I woke at 4 in the morning to the most dreadful scream I had ever heard. It was not just the screaming but the uncontrollable wailing that went along with it that was so disconcerting. This went on for quite a while and I laid in bed staring into the dark wondering what was going to happen next. I didn’t hear anyone else in the house get up or doing anything so I stayed where I was.
This happened the first night of my week long stay in Los Pwèt with Pastor Camelus and his family as part of a language and cultural immersion week; and immersion it was.
Later on that day I learned that a lady who lived a few houses over had died during the night and the mourning had begun immediately. Pastor Camelus was asked to assist with the funeral to be held that same day so I went along to experience a Haitian funeral. The service was held in a very small typical rural Haitian church which seated maybe one hundred people. The coffin balanced on 2 chairs at the front of the church. The source of the loud wailing came primarily from three ladies sitting at the front of the church who I assumed were daughters of the deceased. From what I understood of the eulogy, this lady was much loved and will be missed. The crying went on and off through the service but I began to realize that it was coming from all corners of the church, and the crying was guttural, screaming and sobbing, not something I am used to. I was struck by the huge difference in how Haitians and Canadians publicly mourn.
Los Pwèt is a small village on the road from Mirebalais to the Dominican Republic border at Elisa Pina. Back in November Pastor Camelus invited me to come and stay with his family for language and culture learning and to visit with some of the ECRH (Christian Reformed Church of Haiti) pastors in the area. With a full slate of other work-related things going the first few months of this year last week was my first opportunity to get away for a full week to do this.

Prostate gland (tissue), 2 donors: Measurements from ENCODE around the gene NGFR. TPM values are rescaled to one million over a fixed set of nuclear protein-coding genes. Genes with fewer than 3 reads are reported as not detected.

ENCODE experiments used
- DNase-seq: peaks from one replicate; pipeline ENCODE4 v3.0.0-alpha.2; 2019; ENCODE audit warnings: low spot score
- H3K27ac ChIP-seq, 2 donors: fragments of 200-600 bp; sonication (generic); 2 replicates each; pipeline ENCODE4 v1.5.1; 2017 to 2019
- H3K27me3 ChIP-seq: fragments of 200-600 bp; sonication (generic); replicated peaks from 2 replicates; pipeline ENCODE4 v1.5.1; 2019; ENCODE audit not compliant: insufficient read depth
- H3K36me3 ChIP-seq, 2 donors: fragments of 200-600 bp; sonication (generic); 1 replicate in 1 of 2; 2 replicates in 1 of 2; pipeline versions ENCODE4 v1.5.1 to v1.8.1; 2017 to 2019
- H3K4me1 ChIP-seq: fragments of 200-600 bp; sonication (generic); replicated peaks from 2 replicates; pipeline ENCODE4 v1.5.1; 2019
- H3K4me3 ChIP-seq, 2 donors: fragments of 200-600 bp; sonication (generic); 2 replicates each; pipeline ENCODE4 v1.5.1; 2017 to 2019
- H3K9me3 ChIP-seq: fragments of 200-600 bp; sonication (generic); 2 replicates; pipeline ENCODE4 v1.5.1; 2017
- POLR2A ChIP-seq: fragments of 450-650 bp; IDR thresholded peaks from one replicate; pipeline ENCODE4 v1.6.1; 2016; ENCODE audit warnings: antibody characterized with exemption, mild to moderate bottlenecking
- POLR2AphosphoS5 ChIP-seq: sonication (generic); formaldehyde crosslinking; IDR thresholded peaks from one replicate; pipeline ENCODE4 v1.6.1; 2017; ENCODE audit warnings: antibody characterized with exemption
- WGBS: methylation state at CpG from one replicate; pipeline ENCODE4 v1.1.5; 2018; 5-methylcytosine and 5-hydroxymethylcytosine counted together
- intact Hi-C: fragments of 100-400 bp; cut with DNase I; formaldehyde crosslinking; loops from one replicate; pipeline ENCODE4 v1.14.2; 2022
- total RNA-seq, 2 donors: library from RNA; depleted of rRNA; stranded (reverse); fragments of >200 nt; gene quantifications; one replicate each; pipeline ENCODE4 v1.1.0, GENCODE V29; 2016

While language learning was the predominate reason for my stay, the cultural experience was even more eye opening. The pastor and his wife currently have ten children living at home. They have twelve children – eight biological and four adopted. Two are married but one of these couples also lives with their three children on the property at the back of the main house. With a number of neighbourhood children who wandered in and out of the house, it took me four days just to figure out who was who. I finally went through the entire family with the pastor’s daughter, Camela, to just get it straight.
Camela was also my pwofesè for the week. I spent two to three hours in the afternoon with her going over lessons, reading through and translating Bible passages or just asking questions back and forth. During the other waking hours I worked on my Kreyol lessons, visited with some pastors, attended a youth evening event, visited the pastor’s garden, spoke with other members of the family or just sat and listened to the animated conversations going on around me.
There are times, when frustration sets in, that I begin to question if this language learning is for me – and I wonder if I will ever get it. It seems the words I have been learning just will not come out of my mouth in coherent sentences. But I think this week helped me move forward.
I hope to have the opportunity to do this again soon and am confident that these immersion experiences will help develop my language skills as well as gain a greater appreciation and knowledge of the culture.
How about you? Do you have any eye-opening cross –cultural experiences to share?